4 out of 5
Developed by: Dan Clark
Yes, you have to know what you’re in for, but that rating ain’t a “so bad it’s good” wink: The Next Mutation is legitimately a lot of fun, especially once it fully settles in to its own kookiness.
Timing was the main issue here, at least in my mind. A lot of us fell in love with the bubbly stupidity of the Fred Wolf animated series, and then had gleaned onto awareness of the “serious” Turtles – i.e. the original comics – with the first movie, though the more kid-geared iterations would certainly hold their luster at least up through the second film. And then: Power Rangers. Something about the market being awash with TMNT-ish cartoons, leading in to the live action – which should be cooler! – goofiness of Power Rangers becoming the next big obsession seemed to signal it was time to either dig in on one’s Turtle love, or move on. I definitely did the former, but that meant continuing down the path of discovering the originals, and being disappointed with the way the cartoon trudged on (despite some attempted changes during later seasons to go darker) and the third movie – while not horrible – ultimately fell flat.
And I would hate the Power Rangers for signaling this end of an era. So a live action Turtles that claimed to be more in line with the movies but was a whole lot closer to the Power Rangers and Fred Wolf in spirit and tone – it was produced by Saban, after all – just rubbed me the wrong way, and I would hang on to that bias for years.
Returning to it now, though, with my Turtle fandom still intact but in a much more “what will be will be” zone of comfort, that Power Rangers / Fred Wolf mash-up is often pretty delightful. I’ve certainly become more appreciative of the tokusatsu format of Rangers (while maybe never warming to the show itself), and that it was married to this bizarre blend of American 90s Cool, Bro tone and Benny Hill slapstick results in a frequently jaw-dropping attack of kooky ‘tude and some pretty good gags!
The budget is, of course, questionable at points, with eyeholes and seams on the costumes poking through, but once the team figured out the best way to shoot things and work around the limited fighting choreography they could do, I sincerely can sink in to the show, and “see” them as Turtles and not dudes in costumes. This is also where the complete lack of human characters (i.e April, Casey) ends up working in the show’s benefit – with everyone in Halloween-store dress-up, there’s no drastic comparison to set it against, and when there is, those characters are often slathered in so much makeup or slapstick that it all becomes a live action cartoon anyway.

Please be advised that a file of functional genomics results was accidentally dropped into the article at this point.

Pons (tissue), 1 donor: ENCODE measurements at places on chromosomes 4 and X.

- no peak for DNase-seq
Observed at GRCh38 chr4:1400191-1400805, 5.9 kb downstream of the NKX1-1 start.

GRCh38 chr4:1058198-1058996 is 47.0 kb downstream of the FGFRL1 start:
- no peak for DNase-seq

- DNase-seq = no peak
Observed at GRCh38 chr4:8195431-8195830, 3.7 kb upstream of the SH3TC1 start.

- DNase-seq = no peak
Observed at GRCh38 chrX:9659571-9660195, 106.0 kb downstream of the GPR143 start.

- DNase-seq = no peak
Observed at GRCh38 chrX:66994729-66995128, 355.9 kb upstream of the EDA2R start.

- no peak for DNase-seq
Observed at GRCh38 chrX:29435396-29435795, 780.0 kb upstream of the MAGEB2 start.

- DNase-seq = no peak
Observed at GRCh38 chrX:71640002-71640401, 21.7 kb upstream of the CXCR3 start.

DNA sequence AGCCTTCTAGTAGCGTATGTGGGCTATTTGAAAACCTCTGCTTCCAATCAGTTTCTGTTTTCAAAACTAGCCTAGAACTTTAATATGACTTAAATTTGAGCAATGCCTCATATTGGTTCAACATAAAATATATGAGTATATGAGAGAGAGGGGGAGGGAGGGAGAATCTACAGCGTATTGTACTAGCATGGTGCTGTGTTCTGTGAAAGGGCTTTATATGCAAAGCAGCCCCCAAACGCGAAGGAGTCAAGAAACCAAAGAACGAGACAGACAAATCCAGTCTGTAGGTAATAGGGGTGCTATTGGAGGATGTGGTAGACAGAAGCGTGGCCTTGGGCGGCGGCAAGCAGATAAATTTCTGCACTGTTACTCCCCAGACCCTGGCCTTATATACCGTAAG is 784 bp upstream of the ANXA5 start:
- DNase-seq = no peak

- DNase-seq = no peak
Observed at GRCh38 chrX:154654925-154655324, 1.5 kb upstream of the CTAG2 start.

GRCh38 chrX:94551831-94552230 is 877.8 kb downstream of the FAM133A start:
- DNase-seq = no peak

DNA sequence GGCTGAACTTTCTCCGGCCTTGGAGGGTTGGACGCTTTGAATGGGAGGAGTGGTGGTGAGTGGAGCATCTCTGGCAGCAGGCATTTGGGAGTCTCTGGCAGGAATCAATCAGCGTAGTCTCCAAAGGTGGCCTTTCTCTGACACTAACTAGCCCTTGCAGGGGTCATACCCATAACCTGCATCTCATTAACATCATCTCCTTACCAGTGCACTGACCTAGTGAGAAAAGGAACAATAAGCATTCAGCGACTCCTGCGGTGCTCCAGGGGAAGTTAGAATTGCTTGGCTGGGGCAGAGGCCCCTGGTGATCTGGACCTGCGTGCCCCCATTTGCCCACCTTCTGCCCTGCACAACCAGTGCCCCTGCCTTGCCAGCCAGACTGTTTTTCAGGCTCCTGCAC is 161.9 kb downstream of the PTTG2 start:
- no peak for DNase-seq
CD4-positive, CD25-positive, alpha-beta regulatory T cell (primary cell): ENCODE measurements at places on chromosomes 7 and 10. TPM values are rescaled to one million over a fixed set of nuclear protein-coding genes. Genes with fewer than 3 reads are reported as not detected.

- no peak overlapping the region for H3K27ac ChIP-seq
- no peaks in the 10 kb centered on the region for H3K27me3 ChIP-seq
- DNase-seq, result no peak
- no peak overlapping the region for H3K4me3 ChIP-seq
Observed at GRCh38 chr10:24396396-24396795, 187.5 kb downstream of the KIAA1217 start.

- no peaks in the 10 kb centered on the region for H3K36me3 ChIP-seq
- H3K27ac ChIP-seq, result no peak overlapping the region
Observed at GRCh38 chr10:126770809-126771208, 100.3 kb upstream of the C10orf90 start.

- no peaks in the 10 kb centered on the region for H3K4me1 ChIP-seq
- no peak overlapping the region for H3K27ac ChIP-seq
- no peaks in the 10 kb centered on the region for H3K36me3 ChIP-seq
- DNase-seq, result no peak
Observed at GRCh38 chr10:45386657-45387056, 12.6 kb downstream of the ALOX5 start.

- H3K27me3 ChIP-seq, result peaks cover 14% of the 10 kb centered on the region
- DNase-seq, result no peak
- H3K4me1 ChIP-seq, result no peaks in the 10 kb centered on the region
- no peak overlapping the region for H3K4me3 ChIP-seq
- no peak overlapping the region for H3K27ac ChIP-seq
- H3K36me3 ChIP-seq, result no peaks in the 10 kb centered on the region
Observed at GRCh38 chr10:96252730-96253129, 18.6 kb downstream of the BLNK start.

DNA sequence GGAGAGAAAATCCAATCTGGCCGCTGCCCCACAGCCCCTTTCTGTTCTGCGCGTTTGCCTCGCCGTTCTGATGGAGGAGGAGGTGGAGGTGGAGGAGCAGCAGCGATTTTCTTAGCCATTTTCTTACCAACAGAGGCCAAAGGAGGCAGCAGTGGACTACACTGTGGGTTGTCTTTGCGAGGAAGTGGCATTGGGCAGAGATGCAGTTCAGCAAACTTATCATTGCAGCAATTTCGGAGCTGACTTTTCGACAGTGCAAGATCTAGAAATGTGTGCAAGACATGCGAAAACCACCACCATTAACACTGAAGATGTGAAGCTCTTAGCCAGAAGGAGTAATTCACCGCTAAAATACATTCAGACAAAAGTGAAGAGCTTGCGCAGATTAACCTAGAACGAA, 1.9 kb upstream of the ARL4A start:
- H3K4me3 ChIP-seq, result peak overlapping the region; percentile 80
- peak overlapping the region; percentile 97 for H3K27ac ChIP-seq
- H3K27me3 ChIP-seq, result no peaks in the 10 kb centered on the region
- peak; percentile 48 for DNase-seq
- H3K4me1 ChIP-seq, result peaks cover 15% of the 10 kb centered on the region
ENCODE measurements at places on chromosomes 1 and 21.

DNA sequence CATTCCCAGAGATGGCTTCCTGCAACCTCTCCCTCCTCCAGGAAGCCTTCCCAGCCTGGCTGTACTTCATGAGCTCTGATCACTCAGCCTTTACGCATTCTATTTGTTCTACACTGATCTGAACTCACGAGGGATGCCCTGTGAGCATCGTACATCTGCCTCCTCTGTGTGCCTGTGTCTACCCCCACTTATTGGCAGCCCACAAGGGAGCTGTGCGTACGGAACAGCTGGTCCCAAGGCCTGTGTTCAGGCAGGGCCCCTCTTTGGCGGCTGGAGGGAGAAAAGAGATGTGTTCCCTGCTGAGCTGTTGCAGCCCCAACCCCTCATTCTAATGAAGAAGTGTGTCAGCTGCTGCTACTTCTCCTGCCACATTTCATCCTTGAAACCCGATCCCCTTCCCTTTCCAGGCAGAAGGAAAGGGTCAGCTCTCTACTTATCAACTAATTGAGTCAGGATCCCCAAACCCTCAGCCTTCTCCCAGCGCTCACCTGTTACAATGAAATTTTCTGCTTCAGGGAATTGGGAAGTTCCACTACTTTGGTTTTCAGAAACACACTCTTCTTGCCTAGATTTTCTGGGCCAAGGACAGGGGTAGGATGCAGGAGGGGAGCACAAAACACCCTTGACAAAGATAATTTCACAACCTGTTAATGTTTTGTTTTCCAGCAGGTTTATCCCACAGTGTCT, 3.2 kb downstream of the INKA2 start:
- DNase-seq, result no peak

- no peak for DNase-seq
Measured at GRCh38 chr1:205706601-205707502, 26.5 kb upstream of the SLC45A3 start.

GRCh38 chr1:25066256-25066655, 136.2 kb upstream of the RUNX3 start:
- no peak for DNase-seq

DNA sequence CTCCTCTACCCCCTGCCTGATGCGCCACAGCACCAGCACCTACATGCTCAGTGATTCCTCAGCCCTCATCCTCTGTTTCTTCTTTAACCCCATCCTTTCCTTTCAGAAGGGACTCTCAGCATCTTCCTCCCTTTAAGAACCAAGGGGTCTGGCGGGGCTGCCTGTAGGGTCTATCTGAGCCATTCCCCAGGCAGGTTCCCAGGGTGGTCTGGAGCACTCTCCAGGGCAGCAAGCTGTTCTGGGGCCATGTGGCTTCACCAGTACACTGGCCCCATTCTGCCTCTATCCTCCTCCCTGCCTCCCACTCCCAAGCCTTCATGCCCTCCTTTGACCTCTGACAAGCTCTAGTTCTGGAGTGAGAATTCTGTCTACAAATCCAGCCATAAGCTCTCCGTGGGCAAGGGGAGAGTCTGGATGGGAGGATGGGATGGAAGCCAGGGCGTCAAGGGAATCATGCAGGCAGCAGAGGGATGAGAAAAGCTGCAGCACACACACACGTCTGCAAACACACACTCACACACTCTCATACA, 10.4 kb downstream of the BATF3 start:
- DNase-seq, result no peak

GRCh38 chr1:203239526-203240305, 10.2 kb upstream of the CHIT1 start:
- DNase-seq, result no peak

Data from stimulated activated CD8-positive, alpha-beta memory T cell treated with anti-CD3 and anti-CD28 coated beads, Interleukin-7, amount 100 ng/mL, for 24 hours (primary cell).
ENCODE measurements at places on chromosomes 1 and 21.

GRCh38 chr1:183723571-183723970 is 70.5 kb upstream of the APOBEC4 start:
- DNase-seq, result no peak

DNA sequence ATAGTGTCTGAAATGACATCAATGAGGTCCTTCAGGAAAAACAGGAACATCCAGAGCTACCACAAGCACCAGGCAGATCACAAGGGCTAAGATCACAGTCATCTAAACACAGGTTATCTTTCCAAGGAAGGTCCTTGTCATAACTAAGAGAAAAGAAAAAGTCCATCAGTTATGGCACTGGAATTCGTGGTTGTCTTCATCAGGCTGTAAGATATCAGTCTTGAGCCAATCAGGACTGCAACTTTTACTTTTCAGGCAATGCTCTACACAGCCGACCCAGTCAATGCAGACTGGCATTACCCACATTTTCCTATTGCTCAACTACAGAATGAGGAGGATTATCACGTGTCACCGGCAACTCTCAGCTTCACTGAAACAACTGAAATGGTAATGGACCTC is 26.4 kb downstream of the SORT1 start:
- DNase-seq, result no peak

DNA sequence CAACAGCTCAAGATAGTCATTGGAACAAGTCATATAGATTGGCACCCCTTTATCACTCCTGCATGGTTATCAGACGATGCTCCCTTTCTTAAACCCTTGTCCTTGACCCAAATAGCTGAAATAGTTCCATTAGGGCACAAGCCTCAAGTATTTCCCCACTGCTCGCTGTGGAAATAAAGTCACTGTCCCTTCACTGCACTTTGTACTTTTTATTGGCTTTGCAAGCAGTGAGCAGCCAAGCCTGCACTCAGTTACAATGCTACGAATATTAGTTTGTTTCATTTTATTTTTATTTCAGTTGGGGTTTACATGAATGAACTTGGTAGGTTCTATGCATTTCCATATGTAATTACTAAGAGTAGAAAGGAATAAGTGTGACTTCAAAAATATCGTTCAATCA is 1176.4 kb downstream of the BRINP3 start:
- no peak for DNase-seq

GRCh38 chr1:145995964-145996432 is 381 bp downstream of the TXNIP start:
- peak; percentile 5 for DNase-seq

And that’s the key: the hilariously over-dubbed sound effects on everything and the way the Turtles love to peel out in their jeep and motorcycle at the drop of a hat and can walk around town pretty care free – there was never any attempt at being anything other than ridiculous, and once the roster of villains has been built up, you could even argue that Next Mutation is the only iteration, comics or cartoons, to have successfully moved past Shredder.
Yes, there are some episodes that overdo all of the already overdone elements – these often feature creature hunter Simon BoneSteel (Scott McNeil), who is the most “human” and thus perhaps the most obnoxious when he has to act down to the same illogical dumb levels of the other baddies – but then you get some surprisingly brilliant episodes (y’know, relatively), like when Mikey starts up a radio station, or when new team addition Venus discovers a “good” dragon amongst the evil Rank dragon soldiers who are the main baddie’s posse. And her “turtle with breasts and a ponytail” design aside, the general Turtle and set design is inspired, as-is the smart use of NY-scene setting shots stitched in to the non-NY sewer and lab sets and whatnot.
Revisiting the old cartoon takes some patience, and often – first season aside, perhaps – pretty thick nostalgia glasses. Even accepting it on its own terms means taking it in small doses. Next Mutation, while having that “know what you’re in for” caveat, doesn’t need all those same exceptions – it’s a totally valid, entertaining variation on the Turtles, wholeheartedly celebrating its own ridiculousness.